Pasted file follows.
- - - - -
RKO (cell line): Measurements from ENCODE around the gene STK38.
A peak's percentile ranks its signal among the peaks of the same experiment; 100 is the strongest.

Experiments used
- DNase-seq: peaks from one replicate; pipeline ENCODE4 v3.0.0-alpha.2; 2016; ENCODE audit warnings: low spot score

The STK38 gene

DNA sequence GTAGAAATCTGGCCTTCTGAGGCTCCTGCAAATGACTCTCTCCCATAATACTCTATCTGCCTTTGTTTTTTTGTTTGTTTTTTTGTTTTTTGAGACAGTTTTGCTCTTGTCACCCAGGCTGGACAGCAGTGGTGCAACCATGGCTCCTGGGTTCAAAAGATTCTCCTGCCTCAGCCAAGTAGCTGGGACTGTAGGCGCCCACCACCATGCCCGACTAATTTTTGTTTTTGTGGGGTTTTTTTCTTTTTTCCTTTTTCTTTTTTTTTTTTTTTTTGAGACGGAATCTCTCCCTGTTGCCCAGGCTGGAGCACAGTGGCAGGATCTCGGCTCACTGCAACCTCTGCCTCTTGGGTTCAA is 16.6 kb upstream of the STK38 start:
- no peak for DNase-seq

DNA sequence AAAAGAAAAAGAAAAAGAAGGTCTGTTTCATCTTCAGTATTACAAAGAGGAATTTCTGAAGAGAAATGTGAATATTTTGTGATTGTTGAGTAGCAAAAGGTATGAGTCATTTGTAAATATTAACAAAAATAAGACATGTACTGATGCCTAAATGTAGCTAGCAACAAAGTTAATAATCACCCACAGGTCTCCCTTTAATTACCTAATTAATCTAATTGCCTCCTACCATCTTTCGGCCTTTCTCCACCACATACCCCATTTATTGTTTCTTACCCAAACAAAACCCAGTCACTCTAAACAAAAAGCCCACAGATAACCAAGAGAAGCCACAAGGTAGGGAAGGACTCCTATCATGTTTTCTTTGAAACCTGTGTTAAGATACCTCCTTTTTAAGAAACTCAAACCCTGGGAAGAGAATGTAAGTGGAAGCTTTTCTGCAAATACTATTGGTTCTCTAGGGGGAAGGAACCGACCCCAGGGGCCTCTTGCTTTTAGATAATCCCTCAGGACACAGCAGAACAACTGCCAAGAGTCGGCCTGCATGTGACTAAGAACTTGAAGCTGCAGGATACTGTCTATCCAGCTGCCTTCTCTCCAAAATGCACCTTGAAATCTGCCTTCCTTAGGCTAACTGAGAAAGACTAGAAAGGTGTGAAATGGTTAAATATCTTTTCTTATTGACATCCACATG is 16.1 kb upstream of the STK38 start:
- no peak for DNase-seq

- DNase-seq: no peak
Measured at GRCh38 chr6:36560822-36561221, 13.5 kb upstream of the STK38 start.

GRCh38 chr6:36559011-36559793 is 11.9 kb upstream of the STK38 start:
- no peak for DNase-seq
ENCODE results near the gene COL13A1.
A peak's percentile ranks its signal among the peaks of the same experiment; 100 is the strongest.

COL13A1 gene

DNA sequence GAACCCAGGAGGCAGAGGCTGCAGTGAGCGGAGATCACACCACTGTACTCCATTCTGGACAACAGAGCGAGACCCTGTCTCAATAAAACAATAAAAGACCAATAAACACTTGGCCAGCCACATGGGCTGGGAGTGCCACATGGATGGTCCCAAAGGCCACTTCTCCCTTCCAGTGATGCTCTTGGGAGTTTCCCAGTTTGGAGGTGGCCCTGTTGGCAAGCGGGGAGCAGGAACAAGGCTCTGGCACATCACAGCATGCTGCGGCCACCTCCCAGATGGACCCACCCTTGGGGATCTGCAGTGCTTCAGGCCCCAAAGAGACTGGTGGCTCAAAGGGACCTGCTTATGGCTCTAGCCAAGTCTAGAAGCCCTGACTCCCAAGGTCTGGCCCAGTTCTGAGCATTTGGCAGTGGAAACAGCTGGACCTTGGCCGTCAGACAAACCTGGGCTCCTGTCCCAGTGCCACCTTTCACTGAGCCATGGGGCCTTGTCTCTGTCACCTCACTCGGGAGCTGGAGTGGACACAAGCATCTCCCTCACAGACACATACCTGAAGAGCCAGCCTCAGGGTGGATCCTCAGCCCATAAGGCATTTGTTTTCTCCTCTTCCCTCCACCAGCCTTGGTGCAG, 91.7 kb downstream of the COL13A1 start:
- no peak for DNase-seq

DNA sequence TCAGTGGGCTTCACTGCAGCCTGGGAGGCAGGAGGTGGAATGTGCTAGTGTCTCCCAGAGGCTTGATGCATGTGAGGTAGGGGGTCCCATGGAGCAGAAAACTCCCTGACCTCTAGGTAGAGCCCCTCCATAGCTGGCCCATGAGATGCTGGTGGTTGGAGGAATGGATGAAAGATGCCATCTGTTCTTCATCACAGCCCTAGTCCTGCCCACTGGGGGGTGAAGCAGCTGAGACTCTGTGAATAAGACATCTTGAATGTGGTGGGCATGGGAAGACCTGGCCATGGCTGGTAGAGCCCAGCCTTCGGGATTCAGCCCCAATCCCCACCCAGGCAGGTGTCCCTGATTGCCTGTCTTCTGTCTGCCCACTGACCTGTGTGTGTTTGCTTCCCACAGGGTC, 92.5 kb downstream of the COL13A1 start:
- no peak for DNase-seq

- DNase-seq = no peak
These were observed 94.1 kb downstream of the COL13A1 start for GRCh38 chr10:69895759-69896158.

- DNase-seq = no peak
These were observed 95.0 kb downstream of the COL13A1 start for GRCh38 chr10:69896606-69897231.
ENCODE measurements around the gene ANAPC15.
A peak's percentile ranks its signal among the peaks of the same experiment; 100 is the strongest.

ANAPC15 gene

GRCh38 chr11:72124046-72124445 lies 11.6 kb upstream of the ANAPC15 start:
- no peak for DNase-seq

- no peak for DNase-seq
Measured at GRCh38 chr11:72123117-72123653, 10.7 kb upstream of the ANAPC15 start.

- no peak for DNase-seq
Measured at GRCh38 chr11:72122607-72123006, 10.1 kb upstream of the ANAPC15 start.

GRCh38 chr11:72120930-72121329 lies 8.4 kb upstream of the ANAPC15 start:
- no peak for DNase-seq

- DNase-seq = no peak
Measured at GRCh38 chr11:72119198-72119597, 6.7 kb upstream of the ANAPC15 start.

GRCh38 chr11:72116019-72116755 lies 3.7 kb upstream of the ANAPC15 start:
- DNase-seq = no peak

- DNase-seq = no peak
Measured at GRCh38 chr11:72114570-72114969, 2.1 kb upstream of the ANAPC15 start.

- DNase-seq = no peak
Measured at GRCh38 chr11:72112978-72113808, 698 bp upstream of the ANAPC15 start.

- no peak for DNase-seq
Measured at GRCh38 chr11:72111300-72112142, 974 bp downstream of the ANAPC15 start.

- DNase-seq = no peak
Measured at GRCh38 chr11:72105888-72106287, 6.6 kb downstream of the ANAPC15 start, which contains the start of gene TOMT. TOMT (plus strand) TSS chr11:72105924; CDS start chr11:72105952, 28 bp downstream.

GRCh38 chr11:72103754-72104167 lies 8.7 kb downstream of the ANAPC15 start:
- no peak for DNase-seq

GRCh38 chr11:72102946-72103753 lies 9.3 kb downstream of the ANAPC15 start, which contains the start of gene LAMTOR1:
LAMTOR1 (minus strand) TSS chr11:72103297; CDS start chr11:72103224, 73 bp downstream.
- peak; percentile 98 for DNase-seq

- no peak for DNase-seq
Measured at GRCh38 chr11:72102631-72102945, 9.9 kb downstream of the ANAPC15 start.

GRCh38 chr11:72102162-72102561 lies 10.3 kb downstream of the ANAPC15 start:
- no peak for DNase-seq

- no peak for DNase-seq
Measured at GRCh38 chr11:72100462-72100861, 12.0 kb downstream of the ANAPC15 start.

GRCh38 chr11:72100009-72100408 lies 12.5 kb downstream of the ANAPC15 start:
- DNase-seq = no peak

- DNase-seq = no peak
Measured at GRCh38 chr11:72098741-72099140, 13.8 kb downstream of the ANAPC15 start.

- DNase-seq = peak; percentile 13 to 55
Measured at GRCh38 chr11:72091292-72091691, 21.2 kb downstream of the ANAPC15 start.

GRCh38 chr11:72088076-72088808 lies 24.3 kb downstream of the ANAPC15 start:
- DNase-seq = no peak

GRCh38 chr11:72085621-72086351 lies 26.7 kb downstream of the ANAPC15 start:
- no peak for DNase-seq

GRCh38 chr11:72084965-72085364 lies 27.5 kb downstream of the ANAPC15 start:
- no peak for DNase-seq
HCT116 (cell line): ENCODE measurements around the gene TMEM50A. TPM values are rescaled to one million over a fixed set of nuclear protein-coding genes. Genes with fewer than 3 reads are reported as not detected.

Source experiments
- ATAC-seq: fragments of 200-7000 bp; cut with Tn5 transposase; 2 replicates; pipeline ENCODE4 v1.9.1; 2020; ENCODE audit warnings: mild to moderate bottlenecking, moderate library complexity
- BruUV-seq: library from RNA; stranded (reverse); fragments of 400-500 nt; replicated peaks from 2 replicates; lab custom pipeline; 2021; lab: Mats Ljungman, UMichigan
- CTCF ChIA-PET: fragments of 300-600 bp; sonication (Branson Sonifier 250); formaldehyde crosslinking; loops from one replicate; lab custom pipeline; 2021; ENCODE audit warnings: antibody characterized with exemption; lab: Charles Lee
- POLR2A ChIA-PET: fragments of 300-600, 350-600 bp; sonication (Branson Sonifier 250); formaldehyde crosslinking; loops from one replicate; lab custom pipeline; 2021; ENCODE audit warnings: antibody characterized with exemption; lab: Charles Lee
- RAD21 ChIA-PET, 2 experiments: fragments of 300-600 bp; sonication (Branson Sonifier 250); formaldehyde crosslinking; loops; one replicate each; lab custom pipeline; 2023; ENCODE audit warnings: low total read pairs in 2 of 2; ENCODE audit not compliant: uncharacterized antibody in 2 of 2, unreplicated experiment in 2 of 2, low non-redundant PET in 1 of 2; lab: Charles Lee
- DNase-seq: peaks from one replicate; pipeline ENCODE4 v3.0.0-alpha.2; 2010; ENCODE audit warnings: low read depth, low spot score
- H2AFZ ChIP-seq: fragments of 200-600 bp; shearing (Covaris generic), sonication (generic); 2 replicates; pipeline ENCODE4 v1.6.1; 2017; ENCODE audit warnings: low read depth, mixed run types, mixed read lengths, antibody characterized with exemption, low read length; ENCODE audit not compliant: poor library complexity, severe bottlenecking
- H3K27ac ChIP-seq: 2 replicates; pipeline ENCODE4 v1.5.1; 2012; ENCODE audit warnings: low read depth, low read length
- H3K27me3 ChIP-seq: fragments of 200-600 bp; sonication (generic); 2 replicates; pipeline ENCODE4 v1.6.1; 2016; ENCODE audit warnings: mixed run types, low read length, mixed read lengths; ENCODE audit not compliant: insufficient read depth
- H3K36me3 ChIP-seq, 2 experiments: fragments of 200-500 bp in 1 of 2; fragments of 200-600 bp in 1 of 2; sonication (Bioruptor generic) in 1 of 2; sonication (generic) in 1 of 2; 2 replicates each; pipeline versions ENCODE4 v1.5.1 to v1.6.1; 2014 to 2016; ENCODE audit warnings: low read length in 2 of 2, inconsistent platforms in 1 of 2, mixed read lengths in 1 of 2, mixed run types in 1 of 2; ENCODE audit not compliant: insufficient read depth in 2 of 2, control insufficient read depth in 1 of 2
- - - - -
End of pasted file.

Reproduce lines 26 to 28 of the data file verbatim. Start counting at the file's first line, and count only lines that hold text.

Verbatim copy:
A peak's percentile ranks its signal among the peaks of the same experiment; 100 is the strongest.

ANAPC15 gene

GRCh38 chr11:72124046-72124445 lies 11.6 kb upstream of the ANAPC15 start: